5 Restaurant Hiring Tips for Recruiting an All-Star Staff
“Find me some A-players.” These were the instructions I overheard a GM in a restaurant say to someone on her team. I began reflecting on the state of restaurant recruiting these days, and wondering whether there are there truly such things as “good hires” and “bad hires.” Is our job simply to weed through the applications with the profiling techniques of a senior FBI agent to identify the good ones? Is hiring really that black and white?
I’d like to suggest that, except for some edge cases, most people take their performance cues from their surroundings. The culture and energy in your restaurant feeds into future performance, so it’s critical you find employees that will be a good cultural fit. Read below for some essential tips to simplify restaurant hiring and attract the kind of people who will be most successful at your location.
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Get clear on greatness for your brand.
Each restaurant has an entirely different vibe. Great service at Michael Mina’s Ramen San is going to feel different than great service at Nancy Silverton’s Pizzeria Mozza. It’s not to say that great service doesn’t always include a friendly demeanor, a customer-centric orientation, or a welcoming experience. But how the team carries themselves in the funky vibes at Two Boots Pizza is very different than the team at The French Laundry.
Before you start the interview cycle, make sure you can identify exactly what success looks like on your floor. What types of things do your most successful people do? What point of view does your most successful server have? How could you look for that in an interview? Get clear on the profile for a great team member.
Use social storytelling.
The “help wanted” signs of yesterday have gone digital. Savvy restaurant hiring managers know that the kinds of candidates who will be successful at their brand are probably not walking by looking for signs in windows. These days, restaurant marketing is as much for prospective employees as it is for the prospective diners. Make sure that your social media stream tells the story of what it is like to work with you. Some brands like Ian’s Pizza and Rick Bayless’ XOCO do a great job of not only highlighting their pizza on Instagram, Facebook, and Snapchat — but also at giving a glimpse behind the scenes of their fun & playful workforce.
Ask core questions.
Operationalize your interview process by having a core set of questions you can use with every interview. This standardization will help keep things consistent and will also help you measure candidates across the board. Your questions need to be legally compliant and should be focused on the work and style that you need at your location — keep out anything that isn’t related.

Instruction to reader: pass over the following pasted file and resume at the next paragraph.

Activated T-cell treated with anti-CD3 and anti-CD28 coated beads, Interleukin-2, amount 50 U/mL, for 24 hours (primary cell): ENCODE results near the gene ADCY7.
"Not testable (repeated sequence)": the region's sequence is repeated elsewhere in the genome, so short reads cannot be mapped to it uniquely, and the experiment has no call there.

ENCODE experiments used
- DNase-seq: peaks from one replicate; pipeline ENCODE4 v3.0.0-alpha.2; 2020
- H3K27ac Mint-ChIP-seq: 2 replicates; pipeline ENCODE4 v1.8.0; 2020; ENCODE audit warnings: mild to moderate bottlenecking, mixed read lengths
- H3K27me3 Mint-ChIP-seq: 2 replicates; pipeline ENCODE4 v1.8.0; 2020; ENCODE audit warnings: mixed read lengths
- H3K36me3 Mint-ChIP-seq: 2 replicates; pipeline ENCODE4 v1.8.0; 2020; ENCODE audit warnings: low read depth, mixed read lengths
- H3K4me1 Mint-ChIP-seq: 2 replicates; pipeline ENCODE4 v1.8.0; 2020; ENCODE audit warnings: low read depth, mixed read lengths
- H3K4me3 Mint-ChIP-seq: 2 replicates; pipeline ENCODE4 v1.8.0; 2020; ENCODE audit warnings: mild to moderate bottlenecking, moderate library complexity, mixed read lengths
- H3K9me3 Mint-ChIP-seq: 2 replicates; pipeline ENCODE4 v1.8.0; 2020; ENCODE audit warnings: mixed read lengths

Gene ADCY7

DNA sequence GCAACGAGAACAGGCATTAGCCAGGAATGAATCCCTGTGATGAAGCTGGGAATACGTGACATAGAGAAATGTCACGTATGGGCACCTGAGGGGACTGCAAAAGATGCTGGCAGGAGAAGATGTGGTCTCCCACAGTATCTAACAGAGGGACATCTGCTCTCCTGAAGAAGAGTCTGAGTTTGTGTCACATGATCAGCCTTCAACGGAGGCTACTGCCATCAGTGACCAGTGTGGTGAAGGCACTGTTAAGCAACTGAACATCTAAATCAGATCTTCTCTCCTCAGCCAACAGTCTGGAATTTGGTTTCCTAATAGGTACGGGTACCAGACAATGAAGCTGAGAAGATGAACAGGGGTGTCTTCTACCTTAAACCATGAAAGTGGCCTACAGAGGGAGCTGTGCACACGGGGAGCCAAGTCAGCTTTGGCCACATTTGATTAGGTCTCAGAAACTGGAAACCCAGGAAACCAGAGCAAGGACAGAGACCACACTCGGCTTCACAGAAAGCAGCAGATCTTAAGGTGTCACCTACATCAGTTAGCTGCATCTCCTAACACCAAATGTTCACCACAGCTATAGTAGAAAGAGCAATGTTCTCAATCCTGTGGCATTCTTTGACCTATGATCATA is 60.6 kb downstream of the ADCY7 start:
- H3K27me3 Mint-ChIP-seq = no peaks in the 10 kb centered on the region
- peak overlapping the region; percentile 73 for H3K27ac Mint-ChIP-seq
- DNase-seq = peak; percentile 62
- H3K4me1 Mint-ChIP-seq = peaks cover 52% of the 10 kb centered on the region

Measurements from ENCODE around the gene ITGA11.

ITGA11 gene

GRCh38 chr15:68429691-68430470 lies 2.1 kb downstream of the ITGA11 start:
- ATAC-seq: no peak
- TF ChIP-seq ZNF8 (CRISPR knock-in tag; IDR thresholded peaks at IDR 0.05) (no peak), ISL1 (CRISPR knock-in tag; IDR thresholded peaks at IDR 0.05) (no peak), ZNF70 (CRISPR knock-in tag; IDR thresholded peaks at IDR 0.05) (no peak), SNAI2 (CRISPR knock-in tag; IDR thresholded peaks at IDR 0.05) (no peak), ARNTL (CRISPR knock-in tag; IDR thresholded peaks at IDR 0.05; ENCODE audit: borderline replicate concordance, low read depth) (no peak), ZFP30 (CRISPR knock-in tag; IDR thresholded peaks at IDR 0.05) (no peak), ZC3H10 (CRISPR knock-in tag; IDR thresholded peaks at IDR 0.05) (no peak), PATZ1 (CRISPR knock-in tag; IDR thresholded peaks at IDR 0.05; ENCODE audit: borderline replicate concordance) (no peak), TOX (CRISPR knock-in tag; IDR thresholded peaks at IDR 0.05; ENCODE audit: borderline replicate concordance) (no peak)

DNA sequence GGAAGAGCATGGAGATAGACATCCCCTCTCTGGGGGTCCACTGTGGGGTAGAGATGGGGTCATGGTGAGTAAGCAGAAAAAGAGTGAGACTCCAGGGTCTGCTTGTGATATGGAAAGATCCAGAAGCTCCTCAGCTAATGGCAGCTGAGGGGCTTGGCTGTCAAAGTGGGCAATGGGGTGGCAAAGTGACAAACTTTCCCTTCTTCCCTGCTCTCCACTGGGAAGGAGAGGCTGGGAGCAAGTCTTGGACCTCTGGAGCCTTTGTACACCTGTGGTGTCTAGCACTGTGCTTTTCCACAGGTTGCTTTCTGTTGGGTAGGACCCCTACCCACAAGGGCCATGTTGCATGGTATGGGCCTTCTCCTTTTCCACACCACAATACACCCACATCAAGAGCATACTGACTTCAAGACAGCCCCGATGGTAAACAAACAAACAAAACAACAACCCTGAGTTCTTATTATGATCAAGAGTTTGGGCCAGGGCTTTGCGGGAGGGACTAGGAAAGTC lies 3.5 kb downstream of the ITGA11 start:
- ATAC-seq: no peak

Pro-tip: To “super-size” this idea, create a document with your 5-10 questions and some space to jot notes. You can even add a column to score the responses. Use this template every time you interview.
Keep interviews conversational.
I’ve seen far too many interviews that look like an interrogation scene from a Law & Order episode: the nervous candidate tries to crack a smile while being suspiciously questioned by the manager. That’s not how this process should play out. If you are truly looking for “talent” — act like it. Put your best foot forward in the interview. Make sure the candidate leaves really wanting to work with you.
Do the little things:
- Offer them water.
- Give them a comfortable place to sit.
- Don’t be late for the interview.
- Read their application and resume ahead of time so you can talk about it.
Never start an interview late or read their application for the first time in front of them. In this intense labor market, it’s critical to make sure candidates leave with a positive idea of working for you. Make sure to take time to find out what they are looking for in their next position and how they best like to receive feedback from managers.
Look for a sense of humor.
It takes a great sense of humor to make it in this business. That doesn’t mean you need a comedian who might be cracking jokes at the customer’s expense, but you should be looking for someone who doesn’t take themselves too seriously. Try to keep your interview positive and casual to see if you find moments of the “real” person coming through.
People will pick up on your cues, so if you are approaching the interview with the old school “prove-it-to-me” mindset your interviews probably won’t lend themselves towards your candidate dropping their guard and really connecting with you. If you are looking at two candidates, the one with the sense of humor is almost always the better choice.
I hope these tips are helpful or inspire other ideas to help you hire better staff and create a stellar restaurant culture. Are there any other tactics you’ve found success with? We’d love to hear. If you’re a ChowNow restaurant client and want some feedback on your hiring tactics, schedule a call — we’re happy to help. If you don’t already have online ordering at your restaurant, now’s a great time to get started. Get a free ChowNow demo from one of our experts to get started today!